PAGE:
Title: A Queen in Hiding
Author: Sarah Kozloff
Publisher: Tor Books
Publication Date: January 21, 2020
Shelves: Female-fronted, Female-authored
As a rule, it takes a few chapters for a story to find its legs . . . but, once in a rare while, one gets it hooks into with the first chapter, perhaps even the first scene. A Queen in Hiding is one of those books. With just a single page, depicting an empty Throne Room prowled by catamounts, Sarah Kozloff captured my attention and pulled me into her story.
Easily my favorite read of the year so far, this is a book where absolutely everything worked for me. The narrative style was mature, with every word carefully chosen, and yet it flowed effortlessly off the page. Characters came alive, imbued with personality, and made instantly memorable. Coming from someone who struggles with names and faces, I not only picked up on everyone here, I felt like I knew them . . . like I wasn’t meeting them, but remembering them. Considering how many POV characters there are across the nine realms, and how often the characters and settings shift, that’s saying a lot.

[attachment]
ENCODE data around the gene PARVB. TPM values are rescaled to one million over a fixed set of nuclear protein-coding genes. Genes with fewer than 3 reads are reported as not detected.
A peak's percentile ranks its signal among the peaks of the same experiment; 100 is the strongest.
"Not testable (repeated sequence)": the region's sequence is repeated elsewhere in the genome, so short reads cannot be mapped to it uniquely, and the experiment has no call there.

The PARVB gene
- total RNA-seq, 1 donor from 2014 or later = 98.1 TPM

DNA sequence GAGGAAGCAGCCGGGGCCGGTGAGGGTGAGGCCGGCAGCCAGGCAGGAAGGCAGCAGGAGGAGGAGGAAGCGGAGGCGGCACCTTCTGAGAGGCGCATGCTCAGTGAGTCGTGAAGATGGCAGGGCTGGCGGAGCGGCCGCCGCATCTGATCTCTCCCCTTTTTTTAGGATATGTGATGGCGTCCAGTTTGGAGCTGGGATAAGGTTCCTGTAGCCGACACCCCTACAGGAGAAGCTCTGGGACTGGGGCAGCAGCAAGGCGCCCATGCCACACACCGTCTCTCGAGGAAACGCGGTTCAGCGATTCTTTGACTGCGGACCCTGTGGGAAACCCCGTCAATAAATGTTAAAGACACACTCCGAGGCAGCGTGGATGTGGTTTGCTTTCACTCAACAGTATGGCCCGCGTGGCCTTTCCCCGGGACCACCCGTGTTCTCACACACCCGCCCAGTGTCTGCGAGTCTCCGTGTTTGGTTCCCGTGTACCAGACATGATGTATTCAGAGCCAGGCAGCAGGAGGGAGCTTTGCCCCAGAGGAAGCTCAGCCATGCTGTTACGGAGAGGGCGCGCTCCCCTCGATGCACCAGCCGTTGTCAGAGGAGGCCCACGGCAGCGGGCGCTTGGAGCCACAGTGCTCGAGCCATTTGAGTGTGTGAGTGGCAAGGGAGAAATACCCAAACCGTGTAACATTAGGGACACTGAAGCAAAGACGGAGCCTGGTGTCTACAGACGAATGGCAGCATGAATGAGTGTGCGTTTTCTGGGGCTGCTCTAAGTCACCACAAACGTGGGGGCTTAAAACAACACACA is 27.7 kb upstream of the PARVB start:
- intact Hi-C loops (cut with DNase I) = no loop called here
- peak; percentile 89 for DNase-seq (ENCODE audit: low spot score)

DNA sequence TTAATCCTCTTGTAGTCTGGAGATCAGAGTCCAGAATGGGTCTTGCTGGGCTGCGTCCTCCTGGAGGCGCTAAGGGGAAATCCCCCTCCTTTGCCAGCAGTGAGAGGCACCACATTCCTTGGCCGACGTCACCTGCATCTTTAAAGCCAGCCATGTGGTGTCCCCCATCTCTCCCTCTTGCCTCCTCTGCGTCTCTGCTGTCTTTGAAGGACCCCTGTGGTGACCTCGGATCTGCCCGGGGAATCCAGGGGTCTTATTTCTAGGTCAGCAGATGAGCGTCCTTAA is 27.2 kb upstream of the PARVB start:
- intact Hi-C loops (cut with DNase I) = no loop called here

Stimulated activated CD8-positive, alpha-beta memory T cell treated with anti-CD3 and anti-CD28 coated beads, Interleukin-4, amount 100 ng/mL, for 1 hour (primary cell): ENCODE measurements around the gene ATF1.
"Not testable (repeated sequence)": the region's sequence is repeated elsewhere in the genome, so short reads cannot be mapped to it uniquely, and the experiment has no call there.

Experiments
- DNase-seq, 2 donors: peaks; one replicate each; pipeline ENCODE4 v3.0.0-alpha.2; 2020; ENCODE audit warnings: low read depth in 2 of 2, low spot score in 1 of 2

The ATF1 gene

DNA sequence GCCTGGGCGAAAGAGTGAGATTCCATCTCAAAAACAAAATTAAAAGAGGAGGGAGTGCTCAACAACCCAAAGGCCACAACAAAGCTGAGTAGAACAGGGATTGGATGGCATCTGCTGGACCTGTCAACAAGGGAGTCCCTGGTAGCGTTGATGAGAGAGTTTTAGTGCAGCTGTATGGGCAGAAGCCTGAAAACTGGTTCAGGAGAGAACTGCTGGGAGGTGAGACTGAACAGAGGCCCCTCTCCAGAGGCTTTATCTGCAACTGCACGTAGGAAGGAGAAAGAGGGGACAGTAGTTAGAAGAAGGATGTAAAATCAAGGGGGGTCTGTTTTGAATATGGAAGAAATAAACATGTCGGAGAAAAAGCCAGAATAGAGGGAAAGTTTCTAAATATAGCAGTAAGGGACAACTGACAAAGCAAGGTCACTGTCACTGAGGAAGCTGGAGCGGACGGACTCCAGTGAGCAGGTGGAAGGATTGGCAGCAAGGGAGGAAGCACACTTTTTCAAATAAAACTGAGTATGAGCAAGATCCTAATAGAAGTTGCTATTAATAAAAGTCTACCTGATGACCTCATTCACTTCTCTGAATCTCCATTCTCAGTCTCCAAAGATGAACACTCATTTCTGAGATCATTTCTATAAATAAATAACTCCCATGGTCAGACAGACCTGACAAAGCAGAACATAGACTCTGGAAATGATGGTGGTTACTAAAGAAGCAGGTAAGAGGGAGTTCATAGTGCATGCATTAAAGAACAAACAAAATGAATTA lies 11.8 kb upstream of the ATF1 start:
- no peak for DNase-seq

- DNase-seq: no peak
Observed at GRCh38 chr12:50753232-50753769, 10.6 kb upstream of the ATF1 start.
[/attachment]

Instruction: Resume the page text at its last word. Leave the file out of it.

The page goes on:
The dialogue is stellar, not just a means of telling the story or revealing personality, but genuine conversations that sound as real as the people speaking. I was drawn into the plot against Queen Cressa and Princess Cérulia right from the start, intrigued by the soft, subtle, insidious plotting of the Queen’s councilors, and the genuinely concerned over the first violent attack from the rooftops. Kozloff wrapped the drama around me and it was all I could do not to follow wherever she might lead.
Reminding me of the fantasy depth of Guy Gavriel Kay, combined with the narrative layers of Robin Hobb, this is a book that’s equal parts coming-of-age tale, high fantasy, historical fantasy, and political thriller. It’s immersive, it’s perfectly balanced, and its almost brilliantly paced, with just the right combination of character building, narrative development, and thrilling action. It’s a deceptive tale, which I think works against it in the early chapters, because you really find yourself wondering how we’re to take the villains seriously, and questioning why the Queen doesn’t just confront them directly. As it builds, however, and we learn more about the characters, the motivations, the world, and the political climate in which the Queen’s tenuous rule exists, we come to understand so much.
With The Queen of Raiders coming in February, A Broken Queen in March, and The Cerulean Queen in April, I’m tempted to beg for ARCs of them all, to just lose myself in 2000 pages, but I want to space this out and enjoy it. I’m going to go out and buy the paperback of A Queen in Hiding over the weekend, so I have the complete set, but I plan to read the others as they’re released . . . to hold them in my hands and recapture the pleasure of getting lost in a new realm.
Rating: ♀ ♀ ♀ ♀ ♀
My sincere thanks to the publisher for sending me an ARC in exchange for an honest review.